No Car? No Food? No Problem!
If you don’t eat or drive, inflation’s no problem
I’m not sure you could say it any more plainly than this headline in today’s NY
Times – credibility deeply wounded by the Judith Miller/Plamegate morass, but kicking ass on a number of populist fronts in today’s issue (perhaps because they’re trying to staunch the blood?).
In case you didn't hear, the rate of inflation (as measured by the CPI-U) shot up in September to a rate of 1.2%, meaning that inflation over the past 12 months was a comparatively whopping 4.7%. Comparatively, meaning only in terms of the former boom (God I miss Clinton's econony!) in which money was cheap and the rule was Laissez les bon temps roulez!.This is a rate of increase for the CPI-U that is nearly 2.5 times that which was experienced in July and August, 2005 (0.5% both months.)
But we’re not supposed to look at the man behind that particular curtain. Instead, we are told that the only REAL concern is the “core CPI”. What is the “core CPI”? Why, that’s the one that increased only 0.1% - because it excludes the cost of energy and food. The reason we’re told this is really the “right” number to focus on is that the “core CPI” is less “volatile” than the CPI-U. Obviously, the people who are contending this are people whose “Do I eat this month or pay the phone bill?” radar isn’t growing increasingly shrill each time they fill up their car to go to work.
If nothing else, today’s Times article highlights a fundamental disconnect between the mindset of those most responsible for our nation’s economy and the people who actually have to live in that economy -- the citizenry. It’s notable that, when the “core CPI” was developed as a measure 30 years ago, economists were saying (according to the Times):
"When we were asked to strip out some of the most important things that people buy, my reaction was, 'You've got to be nuts,' " he said. "These are the vital necessities of life."
What good does it do to highlight that the price of everything other than the “vital necessities of life” remains stable (a claim that is highly dubious, as another article in the Times today about health care costs shows) when the “vital necessities of life” (which in the case of energy costs, went up 35% in a year) eliminate many families’ disposable income to spend on all that other stuff? What good does it to do play macro market games when the primary impetus for the economy, consumer spending, is continuing to shrivel out of necessity, as more and more folks – particularly at the bottom rungs of the working class -- confront the reality that eating and paying for gas to get to work may become a daily choice if things go on unabated? Indeed, as the money quote from the article says:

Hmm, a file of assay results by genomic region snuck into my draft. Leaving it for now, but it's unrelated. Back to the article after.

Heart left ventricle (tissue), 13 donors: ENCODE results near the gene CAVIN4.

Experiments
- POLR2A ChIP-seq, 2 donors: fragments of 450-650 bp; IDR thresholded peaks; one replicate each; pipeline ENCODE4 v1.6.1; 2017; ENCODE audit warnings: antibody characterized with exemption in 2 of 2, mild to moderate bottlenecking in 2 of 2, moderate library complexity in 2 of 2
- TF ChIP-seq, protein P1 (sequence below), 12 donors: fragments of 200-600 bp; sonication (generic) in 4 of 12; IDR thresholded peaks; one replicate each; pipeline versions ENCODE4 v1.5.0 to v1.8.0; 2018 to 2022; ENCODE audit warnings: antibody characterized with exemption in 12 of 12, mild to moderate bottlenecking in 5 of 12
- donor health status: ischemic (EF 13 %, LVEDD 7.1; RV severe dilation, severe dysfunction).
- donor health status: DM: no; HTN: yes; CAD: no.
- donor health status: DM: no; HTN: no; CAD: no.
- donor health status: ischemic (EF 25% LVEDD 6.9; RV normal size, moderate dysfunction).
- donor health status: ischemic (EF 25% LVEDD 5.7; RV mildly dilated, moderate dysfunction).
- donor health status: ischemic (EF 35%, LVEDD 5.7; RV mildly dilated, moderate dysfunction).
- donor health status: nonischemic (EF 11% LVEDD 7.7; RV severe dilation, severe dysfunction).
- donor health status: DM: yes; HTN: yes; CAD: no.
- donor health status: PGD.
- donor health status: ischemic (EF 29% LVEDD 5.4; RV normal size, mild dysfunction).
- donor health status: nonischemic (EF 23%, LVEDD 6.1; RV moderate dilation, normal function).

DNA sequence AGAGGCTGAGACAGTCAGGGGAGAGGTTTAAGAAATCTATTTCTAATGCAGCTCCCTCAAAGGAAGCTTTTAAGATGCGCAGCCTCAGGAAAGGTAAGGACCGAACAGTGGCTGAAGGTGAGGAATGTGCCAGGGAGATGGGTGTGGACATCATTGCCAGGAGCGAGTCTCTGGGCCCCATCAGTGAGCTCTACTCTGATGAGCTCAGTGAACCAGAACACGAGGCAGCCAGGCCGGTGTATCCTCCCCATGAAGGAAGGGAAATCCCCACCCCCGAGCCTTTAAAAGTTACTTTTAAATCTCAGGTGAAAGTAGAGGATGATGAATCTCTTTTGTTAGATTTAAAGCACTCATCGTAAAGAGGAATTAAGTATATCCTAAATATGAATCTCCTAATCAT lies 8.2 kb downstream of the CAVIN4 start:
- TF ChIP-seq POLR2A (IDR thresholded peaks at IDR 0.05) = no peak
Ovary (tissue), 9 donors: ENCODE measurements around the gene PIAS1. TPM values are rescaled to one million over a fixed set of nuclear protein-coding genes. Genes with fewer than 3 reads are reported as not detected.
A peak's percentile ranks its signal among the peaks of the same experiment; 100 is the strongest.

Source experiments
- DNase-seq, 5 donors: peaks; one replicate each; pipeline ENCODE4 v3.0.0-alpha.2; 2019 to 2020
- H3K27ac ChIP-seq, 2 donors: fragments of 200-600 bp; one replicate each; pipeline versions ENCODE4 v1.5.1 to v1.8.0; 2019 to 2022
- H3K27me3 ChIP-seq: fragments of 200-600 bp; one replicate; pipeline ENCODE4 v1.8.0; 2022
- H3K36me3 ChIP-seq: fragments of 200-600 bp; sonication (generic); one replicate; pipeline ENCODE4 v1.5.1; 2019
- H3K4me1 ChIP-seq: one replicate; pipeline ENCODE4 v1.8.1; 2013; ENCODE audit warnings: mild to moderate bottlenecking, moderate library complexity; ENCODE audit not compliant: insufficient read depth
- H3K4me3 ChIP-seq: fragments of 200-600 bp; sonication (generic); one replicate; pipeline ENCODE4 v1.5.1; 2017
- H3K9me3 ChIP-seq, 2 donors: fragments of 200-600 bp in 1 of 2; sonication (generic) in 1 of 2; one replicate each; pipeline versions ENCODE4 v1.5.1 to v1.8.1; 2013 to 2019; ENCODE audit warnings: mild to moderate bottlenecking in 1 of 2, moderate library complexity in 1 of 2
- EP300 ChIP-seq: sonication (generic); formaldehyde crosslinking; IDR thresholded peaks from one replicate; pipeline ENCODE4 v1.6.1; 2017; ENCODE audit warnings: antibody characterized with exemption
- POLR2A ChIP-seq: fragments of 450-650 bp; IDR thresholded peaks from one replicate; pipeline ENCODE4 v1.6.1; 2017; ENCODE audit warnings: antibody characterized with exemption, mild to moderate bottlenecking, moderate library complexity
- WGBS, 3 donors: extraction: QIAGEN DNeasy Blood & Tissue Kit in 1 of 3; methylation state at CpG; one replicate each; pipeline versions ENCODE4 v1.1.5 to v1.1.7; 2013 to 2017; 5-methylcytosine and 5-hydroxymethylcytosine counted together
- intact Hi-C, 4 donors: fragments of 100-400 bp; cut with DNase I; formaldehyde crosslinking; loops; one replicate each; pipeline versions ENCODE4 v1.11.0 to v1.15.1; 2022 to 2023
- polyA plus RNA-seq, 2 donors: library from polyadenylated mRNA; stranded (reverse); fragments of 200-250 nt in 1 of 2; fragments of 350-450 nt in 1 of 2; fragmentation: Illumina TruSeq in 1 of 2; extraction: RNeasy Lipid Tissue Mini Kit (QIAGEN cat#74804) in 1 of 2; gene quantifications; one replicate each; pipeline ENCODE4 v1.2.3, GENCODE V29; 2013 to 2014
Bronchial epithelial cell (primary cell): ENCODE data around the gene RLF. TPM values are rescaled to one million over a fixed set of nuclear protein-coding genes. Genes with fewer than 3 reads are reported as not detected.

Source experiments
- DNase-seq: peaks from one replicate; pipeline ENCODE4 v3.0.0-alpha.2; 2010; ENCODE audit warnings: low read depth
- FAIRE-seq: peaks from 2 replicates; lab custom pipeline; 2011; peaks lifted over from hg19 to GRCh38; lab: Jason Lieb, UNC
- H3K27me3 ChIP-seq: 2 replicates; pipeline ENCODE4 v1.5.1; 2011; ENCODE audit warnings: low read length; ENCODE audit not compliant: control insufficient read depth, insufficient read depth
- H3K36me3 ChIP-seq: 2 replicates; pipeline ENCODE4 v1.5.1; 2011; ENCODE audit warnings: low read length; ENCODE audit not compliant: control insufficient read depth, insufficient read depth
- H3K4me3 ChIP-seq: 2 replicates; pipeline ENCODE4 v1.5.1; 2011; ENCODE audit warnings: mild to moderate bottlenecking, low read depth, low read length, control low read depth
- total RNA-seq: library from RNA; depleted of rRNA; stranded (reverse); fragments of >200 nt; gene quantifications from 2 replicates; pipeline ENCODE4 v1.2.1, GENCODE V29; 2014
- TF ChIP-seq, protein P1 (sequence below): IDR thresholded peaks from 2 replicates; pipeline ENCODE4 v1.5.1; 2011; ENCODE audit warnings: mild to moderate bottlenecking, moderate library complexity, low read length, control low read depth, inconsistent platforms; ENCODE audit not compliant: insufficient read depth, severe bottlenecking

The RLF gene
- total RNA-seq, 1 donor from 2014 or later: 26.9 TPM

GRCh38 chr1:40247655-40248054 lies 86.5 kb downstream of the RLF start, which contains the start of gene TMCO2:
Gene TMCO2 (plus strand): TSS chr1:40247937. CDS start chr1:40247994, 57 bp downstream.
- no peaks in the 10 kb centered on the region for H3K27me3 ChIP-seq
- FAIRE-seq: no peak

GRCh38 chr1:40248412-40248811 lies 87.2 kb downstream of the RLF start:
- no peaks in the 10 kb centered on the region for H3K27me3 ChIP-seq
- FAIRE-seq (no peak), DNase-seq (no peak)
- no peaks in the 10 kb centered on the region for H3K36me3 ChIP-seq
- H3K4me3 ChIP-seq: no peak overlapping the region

The dueling numbers seem to offer a classic case of how economists and consumers view the world differently. If only we lived in some futuristic biosphere where we didn't need energy or food, inflation wouldn't matter.
Futuristic biosphere aside, most of us living on Earth at the present still need to eat. And yet monetary policy continues to be set, and emphasized, by those who focus only on the long-term vision of macroeconomics. Things like “volatility” and “monetary supply” mean something to those who are looking at money as an investment, as something extra to play with. Yet “volatility” and “monetary supply” are terms that have meaning to most working women and men on the street only when they affect what it costs for them to pick up a gallon of milk this week.
Recognizing that Alan Greenspan is retiring (finally!) the next person in charge of monetary policy simply has to be more connected, thinking wise, to the real concerns of real day to day people and ensure that decisionmaking is forced to at least evaluate (and disclose) the bottom line impact of Fed monetary decisionmaking on day-to-day lives. It does no good to have millionaires celebrating in the streets about how the economy is growing gangbusters and making them a fortune if the workers that are responsible for the production of that fortune are increasingly teetering on the edge of volunteer slavery.
But in the meantime, the spin never ends, even as winter is coming.